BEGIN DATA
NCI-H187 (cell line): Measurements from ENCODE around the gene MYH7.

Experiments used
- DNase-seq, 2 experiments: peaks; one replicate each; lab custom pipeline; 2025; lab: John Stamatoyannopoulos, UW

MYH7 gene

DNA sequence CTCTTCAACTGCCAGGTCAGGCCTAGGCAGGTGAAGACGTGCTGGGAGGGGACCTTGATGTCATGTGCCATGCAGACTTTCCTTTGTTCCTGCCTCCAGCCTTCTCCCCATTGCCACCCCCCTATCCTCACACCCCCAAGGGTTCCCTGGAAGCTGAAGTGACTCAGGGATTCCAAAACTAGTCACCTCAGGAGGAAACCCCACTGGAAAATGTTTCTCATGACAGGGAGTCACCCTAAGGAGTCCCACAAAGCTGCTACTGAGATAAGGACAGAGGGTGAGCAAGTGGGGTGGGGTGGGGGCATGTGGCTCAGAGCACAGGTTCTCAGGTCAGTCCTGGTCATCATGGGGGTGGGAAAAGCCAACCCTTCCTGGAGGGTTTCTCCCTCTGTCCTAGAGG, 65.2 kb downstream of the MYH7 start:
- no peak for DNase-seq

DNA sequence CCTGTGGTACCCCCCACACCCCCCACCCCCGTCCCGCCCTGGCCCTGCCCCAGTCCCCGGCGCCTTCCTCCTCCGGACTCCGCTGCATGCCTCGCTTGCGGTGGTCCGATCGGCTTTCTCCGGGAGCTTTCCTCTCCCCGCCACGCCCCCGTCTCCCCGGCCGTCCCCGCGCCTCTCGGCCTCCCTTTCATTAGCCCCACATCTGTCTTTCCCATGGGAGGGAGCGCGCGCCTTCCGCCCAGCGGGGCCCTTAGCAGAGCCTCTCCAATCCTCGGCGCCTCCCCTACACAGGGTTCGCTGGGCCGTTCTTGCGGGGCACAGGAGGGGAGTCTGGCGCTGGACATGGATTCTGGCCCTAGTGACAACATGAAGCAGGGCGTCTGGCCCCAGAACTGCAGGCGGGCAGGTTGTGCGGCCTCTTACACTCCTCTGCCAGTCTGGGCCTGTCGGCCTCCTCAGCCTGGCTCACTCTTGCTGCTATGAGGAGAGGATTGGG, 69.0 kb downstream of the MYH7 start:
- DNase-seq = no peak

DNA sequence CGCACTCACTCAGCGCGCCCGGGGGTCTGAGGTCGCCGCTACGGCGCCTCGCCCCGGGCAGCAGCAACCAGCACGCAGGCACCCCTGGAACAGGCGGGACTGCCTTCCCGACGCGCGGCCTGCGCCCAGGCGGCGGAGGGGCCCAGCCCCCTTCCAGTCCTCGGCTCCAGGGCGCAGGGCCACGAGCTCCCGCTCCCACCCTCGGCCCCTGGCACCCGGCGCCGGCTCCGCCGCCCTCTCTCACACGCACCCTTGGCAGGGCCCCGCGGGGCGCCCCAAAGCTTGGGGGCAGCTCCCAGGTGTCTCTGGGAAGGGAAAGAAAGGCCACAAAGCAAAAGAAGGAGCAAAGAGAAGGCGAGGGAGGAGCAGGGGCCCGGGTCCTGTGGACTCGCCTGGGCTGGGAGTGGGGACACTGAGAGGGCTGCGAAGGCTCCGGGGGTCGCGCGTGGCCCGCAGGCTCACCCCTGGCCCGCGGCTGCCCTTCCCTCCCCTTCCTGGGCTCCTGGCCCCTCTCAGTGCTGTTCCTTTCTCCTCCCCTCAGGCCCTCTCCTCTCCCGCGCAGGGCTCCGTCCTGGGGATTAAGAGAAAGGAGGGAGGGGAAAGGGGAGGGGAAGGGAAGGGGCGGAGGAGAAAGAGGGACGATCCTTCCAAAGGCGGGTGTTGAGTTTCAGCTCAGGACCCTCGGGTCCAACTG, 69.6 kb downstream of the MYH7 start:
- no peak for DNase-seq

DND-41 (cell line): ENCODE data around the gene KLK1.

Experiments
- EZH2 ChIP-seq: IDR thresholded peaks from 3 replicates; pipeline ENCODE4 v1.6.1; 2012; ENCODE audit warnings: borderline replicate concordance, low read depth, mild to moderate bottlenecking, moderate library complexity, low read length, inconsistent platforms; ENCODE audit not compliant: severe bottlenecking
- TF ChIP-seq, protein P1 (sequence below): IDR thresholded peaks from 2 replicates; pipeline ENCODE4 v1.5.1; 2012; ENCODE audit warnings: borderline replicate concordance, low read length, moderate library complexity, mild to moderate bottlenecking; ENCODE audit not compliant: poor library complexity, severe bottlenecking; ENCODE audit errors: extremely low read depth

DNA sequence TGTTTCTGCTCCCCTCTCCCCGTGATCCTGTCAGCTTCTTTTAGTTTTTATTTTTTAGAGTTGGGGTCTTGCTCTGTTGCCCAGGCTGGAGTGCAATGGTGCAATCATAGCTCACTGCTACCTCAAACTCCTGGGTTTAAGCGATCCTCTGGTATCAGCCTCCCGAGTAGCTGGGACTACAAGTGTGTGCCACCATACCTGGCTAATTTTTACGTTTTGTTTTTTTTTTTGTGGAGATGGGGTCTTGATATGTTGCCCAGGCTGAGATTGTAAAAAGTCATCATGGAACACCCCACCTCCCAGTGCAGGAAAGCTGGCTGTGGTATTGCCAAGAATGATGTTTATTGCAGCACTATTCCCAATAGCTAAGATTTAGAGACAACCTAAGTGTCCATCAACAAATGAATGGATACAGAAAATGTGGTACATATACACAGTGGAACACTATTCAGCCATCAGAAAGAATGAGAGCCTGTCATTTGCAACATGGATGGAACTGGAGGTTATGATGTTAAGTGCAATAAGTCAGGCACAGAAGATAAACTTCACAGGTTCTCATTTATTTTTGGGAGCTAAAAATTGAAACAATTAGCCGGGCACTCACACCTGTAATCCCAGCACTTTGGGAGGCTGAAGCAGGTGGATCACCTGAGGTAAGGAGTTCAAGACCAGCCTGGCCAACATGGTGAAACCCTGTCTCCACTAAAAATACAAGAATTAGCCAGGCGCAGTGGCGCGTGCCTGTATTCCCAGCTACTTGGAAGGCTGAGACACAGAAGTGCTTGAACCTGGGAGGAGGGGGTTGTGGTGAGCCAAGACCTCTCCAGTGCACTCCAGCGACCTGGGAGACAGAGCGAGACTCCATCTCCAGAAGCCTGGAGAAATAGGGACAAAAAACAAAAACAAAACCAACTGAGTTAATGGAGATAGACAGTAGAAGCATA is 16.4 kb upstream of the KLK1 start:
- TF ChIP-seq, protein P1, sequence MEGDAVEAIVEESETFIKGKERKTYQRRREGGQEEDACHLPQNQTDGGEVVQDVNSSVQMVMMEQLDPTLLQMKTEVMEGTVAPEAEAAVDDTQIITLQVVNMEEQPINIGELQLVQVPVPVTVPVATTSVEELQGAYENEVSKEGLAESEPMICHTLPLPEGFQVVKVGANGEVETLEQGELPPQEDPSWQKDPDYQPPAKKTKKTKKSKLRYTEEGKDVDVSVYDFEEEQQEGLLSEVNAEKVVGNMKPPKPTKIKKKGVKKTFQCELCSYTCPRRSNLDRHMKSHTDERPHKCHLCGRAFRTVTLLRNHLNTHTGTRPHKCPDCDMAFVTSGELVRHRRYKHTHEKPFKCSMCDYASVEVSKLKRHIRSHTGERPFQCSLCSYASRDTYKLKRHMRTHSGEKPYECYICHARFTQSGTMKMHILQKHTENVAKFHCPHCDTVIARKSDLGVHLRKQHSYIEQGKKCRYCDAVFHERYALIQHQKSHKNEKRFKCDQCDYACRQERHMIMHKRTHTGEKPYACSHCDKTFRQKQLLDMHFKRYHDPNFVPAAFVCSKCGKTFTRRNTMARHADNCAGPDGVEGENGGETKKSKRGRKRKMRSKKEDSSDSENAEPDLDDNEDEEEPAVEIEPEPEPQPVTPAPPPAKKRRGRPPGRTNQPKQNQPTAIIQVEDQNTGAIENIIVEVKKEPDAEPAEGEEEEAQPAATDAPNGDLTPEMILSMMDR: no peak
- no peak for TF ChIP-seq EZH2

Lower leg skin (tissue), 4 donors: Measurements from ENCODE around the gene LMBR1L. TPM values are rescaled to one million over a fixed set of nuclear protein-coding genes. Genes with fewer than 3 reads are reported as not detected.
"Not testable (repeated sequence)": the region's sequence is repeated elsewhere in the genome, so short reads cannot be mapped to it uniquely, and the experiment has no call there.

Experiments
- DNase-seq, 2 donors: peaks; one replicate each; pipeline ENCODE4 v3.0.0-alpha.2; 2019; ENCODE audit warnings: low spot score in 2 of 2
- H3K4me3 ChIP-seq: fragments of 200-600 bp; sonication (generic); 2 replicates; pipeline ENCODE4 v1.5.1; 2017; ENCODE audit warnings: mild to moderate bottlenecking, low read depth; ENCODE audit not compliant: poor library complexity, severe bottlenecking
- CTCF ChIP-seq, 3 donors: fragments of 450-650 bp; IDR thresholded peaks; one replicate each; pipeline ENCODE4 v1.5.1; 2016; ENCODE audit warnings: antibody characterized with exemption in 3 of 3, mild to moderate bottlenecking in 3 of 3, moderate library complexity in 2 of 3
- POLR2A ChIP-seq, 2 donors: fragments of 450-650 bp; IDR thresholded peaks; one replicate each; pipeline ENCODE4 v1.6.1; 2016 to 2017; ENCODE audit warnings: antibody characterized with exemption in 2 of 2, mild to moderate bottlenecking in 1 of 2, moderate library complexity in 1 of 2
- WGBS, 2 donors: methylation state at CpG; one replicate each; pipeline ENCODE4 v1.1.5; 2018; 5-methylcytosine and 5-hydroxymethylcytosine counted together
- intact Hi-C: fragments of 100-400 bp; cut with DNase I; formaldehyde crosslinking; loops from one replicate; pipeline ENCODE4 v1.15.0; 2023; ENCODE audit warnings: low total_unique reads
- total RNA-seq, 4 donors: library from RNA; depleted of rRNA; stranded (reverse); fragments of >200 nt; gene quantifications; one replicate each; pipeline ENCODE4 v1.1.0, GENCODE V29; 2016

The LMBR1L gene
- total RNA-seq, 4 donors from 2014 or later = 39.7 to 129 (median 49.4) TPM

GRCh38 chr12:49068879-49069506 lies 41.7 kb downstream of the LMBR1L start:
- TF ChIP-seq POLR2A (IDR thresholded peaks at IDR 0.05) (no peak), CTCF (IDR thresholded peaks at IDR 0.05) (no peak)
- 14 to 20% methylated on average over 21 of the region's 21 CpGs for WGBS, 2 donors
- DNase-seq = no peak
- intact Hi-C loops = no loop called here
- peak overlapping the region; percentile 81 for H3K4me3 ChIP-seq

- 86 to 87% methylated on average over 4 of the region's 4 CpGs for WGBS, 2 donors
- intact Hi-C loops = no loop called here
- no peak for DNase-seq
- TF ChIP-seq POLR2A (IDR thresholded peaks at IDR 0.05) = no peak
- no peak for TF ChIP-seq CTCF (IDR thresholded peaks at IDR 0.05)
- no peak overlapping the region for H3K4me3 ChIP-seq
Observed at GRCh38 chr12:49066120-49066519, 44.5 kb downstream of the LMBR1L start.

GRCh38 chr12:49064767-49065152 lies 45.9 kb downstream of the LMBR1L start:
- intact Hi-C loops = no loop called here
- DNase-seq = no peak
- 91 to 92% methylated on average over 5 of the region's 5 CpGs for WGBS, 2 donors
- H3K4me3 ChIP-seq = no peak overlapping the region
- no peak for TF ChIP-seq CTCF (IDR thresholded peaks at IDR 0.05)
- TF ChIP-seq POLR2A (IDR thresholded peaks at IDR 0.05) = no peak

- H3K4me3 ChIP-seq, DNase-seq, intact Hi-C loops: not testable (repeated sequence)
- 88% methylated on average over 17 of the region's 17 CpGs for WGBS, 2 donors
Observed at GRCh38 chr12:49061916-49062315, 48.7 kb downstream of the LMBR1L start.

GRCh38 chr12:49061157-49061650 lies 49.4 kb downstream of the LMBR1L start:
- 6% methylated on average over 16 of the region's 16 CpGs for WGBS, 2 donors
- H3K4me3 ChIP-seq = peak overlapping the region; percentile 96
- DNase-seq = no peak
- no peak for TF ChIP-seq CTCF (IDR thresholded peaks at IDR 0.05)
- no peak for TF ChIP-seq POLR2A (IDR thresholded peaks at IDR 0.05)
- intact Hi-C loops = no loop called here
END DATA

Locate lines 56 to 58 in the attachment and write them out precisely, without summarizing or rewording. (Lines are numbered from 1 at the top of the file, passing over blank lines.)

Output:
- DNase-seq = no peak
- no peak for TF ChIP-seq CTCF (IDR thresholded peaks at IDR 0.05)
- no peak for TF ChIP-seq POLR2A (IDR thresholded peaks at IDR 0.05)